diaphragm after five weeksImage 8. The original conventional PTFE diaphragm after five weeks of pumping hydrochloric and sulfuric acids, metal shavings and particulates
The ePTFE composite diaphragm showed no crease marks or signs of significant wear or chemical attack. The two-piece diaphragm was torn apart by the metal flakes, and the elastomer backing had indications of wear and chemical attack, eventually leading to rupture and pieces of the diaphragm mixing with the media. Because the composite diaphragm is bonded together, the ePTFE does not disintegrate easily and enter the media. The ePTFE composite diaphragms lasted more than seven months, while the original two-piece conventional PTFE and elastomeric diaphragms lasted an average of five weeks.

3. Mining Company

A precious metals mining company wanted to get better life out of the diaphragms in its vertical AOD pumps. These pumps operated outdoors at temperatures ranging from 15 to 100 F and inlet pressure of 40 pounds per square inch (psi) for more than 20 hours a week. The media typically consisted of 70 percent hydrofluoric acid concentration.
ePTFE after five weeksImage 9. The ePTFE composite diaphragm after five weeks of operation
The company used chlorosulfonated polyethylene synthetic rubber until it was discontinued by the primary manufacturer before trying fluoroelastomer and EPDM as replacements. These diaphragms had to be replaced every four weeks. Each replacement required two employees working an average of seven hours. This added up to 22.75 work days annually per pump. The company’s head of maintenance selected an ePTFE composite diaphragm. It was tested for six months and the company retrofitted its pumps with ePTFE composite diaphragms. Now on a routine maintenance schedule where the diaphragms are replaced every six months, the company is experiencing greater efficiency resulting from decreased wear on their pumps and systems, less downtime and reduced maintenance. Employees are also less likely to be exposed to highly corrosive acids while repairing the pumps.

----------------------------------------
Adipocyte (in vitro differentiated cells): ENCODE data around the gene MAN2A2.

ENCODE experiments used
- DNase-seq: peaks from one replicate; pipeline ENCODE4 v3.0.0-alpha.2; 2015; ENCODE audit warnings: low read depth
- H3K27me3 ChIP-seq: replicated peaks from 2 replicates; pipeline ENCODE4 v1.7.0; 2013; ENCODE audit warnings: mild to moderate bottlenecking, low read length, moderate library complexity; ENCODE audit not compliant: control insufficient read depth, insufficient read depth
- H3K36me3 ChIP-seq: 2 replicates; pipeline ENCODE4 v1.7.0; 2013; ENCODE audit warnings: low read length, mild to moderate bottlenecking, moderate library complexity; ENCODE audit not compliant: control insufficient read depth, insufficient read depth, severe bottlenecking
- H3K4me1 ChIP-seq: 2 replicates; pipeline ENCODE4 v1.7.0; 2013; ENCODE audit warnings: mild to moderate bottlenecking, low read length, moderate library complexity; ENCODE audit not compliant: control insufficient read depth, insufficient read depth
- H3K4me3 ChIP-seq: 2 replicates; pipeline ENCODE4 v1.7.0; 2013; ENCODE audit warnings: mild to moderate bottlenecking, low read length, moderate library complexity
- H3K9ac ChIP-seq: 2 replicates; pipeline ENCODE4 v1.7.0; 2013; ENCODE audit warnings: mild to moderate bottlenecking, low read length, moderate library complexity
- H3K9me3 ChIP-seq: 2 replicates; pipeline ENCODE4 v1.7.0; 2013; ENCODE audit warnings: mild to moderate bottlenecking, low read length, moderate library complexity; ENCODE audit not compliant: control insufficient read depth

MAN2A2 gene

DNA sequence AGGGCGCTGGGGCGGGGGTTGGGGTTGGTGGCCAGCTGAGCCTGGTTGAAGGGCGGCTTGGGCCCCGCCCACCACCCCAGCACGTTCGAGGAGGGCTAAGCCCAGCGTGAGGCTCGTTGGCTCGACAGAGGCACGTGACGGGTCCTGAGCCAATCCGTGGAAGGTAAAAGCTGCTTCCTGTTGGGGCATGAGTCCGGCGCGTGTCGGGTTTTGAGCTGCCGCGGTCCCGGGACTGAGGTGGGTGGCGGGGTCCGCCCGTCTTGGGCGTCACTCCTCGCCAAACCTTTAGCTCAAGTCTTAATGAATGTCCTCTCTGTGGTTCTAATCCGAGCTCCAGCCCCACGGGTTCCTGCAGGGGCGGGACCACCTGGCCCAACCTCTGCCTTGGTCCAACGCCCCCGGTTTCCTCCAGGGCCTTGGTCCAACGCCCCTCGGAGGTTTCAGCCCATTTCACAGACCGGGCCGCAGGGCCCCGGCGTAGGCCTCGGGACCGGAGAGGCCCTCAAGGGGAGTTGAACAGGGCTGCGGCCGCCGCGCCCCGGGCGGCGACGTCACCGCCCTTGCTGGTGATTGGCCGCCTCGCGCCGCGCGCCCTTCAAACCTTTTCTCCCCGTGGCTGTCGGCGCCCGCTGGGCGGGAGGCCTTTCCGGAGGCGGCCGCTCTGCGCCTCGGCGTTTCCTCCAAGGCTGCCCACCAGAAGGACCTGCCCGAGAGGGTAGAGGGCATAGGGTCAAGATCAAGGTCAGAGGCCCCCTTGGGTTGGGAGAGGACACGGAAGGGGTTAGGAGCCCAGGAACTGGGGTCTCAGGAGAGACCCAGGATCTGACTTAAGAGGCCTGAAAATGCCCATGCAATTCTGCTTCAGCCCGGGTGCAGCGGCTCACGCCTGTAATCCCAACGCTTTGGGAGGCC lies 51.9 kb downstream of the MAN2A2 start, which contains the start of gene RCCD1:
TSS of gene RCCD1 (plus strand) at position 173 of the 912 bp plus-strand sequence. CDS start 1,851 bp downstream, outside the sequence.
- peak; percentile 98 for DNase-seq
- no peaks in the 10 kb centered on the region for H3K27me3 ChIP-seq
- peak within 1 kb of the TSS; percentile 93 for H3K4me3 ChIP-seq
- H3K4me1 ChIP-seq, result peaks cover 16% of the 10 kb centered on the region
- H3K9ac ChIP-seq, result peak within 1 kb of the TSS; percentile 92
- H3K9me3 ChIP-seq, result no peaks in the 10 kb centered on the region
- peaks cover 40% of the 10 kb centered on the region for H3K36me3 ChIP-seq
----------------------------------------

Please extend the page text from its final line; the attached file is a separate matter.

4. Automobile Manufacturer

A major U.S. car manufacturer was using primarily AODD pumps to move phosphoric, sulfuric and hydrochloric acids and an abrasive slurry of dirt and metal flakes. The temperature of the media ranged from 100 to 120 F. The company was using AODD pumps ranging from one-half to 3 inches with varied diaphragm life. They were using two-piece conventional skived PTFE and elastomer diaphragms with an average life of three months. Eventually, however, the company selected ePTFE composite diaphragms as a more durable alternative. Testing began and the difference was noticed within months. The PTFE was no longer fragmenting and breaking off into the media; wear from the metal flakes was greatly reduced; and the rubber was not being attacked by the phosphoric acid. Based on these test results, the company began changing out the failed diaphragms for ePTFE composite diaphragms, extending diaphragm life from three months to 18 to 24 months and reducing downtime by more than 80 percent.